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Articles by Chusri Talubmook
Total Records ( 4 ) for Chusri Talubmook
  Boonrod Chatiyanon , Tawatchai Tanee , Chusri Talubmook and Chalermchai Wongwattana
  Dry leaf of Hyptis suaveolens Poit was extracted with water and methanol and the effect on seed germination and seedling growth were determined in Pennisetum setosum and Mimosa invisa. The water extract significantly reduced P. setosum seed germination and strongly inhibited shoot and root lengths of both P. setosum and M. invisa. The inhibition percentages increased with the increasing of dry leaf ratios of the extracts. Shoot growth of P. setosum and M. invisa seedling was less sensitive to the extract than root growth was. The lower leaf ratios extracts (1:80 and 1:40) did not reduce shoot length of both weeds, in contrast, the 1:80 ratio extract promoted P. setosum shoot length 16.97% of untreated control. In this study, P. setosum was more susceptible to H. sauveolens leaf water extract than M. invisa. The methanol extraxts of H. suaveolens leaf significantly inhibited seed germination and seedling growth of both P. setosum and M. invisa and the inhibitory effects were higher than those of the water extracts. This might indicate solubility of the allelochemicals in H. suaveolens leaf better in methanol than in water. It is interesting to study further on allelopathy of this plant for the practical use in agricultural pest management.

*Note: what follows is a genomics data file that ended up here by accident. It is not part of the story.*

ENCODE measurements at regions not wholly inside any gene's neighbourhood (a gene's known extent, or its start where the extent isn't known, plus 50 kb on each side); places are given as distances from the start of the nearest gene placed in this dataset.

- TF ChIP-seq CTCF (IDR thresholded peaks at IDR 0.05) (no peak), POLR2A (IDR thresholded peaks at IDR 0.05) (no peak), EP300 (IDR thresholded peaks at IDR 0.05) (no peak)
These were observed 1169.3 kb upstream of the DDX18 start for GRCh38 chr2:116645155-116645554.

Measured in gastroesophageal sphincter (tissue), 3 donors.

Pichaya Chowtivannakul , Buavaroon Srichaikul and Chusri Talubmook
  Background: Antidesma bunius (L.) Spreng has been reported to possess various beneficial medicinal properties. Scientific information about this plant is limited. This study was therefore, designed to determine hypoglycaemic and hypolipidemic effects of ethanol seed extract from A. bunius (ABSE). Antioxidant activity and also acute toxicity were conducted. Methodology: The hypoglycaemic and hypolipidemic effects were studied by oral giving ABSE at a dose of 250 mg kg–1 to streptozotocin-induced diabetic rats daily for 6 weeks. Antioxidant activity was studied using DPPH assay. The ABSE at the doses of 500, 1000, 1500 and 2000 mg kg–1 were employed in the acute toxicity study. Results: The results revealed that ABSE significantly (p<0.05) reduced the blood glucose level and recovered the pathology of hematological values, but significantly (p<0.05) increased the body weight and slightly increased serum insulin of the diabetic rats. However, ABSE recovered pathology of hematological values, but affected renal and hepatic functions in the treated rats by producing an alteration of creatinine, albumin, total protein, BUN and ALP. Interestingly, ABSE increased WBC and HDL, but reduced CHOL, LDL and TG both in normal and diabetic ABSE treated rats. The ABSE possessed relatively low antioxidant activity with IC50 of 2174±14.24 mg mL–1 compared to vitamin C (1.48±0.07 μg mL–1). Fortunately, ABSE did not produce any symptoms of acute toxicity and mortality in the rats. Conclusion: The ethanol seed extract from A. bunius possesses hypoglycemic and hypolipidemic effects. The ABSE also recovered the pathology of the hematology but may cause renal dysfunction in the diabetic rats. The hypoglycemic and hypolipidemic effects are likely due to its antioxidant and insulin secretion activities.